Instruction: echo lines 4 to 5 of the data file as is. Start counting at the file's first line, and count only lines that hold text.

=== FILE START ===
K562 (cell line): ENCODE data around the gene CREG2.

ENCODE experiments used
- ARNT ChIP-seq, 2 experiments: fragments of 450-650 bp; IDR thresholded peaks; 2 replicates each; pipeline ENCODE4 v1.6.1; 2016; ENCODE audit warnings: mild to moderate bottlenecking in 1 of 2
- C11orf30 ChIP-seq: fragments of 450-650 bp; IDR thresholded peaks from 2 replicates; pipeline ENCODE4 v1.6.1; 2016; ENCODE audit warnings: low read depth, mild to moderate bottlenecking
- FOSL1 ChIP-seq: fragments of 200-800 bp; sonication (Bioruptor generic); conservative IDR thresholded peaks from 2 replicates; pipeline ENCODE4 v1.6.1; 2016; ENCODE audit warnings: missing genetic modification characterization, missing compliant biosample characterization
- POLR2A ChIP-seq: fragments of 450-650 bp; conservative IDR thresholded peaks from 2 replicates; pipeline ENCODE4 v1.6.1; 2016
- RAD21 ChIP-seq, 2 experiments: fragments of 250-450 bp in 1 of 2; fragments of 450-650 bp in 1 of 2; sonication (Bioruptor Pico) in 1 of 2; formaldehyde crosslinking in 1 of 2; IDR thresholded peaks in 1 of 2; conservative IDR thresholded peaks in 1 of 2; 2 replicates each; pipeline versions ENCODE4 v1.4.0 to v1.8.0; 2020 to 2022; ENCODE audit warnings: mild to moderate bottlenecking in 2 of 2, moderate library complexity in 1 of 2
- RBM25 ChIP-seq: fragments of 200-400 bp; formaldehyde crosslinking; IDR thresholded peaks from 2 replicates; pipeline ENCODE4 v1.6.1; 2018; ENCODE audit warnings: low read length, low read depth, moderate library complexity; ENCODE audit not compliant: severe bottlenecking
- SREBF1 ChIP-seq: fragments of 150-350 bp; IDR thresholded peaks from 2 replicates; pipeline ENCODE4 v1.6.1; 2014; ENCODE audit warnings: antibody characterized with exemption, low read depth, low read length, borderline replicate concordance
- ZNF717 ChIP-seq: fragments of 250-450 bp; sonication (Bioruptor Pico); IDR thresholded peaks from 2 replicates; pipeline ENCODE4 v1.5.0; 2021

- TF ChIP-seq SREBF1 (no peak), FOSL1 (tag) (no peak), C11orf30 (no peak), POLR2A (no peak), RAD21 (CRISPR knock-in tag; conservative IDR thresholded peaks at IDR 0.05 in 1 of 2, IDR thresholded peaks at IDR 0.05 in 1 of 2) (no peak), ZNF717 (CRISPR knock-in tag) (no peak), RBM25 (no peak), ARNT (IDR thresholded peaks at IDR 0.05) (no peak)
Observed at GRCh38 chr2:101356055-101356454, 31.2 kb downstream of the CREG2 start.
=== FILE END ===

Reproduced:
- C11orf30 ChIP-seq: fragments of 450-650 bp; IDR thresholded peaks from 2 replicates; pipeline ENCODE4 v1.6.1; 2016; ENCODE audit warnings: low read depth, mild to moderate bottlenecking
- FOSL1 ChIP-seq: fragments of 200-800 bp; sonication (Bioruptor generic); conservative IDR thresholded peaks from 2 replicates; pipeline ENCODE4 v1.6.1; 2016; ENCODE audit warnings: missing genetic modification characterization, missing compliant biosample characterization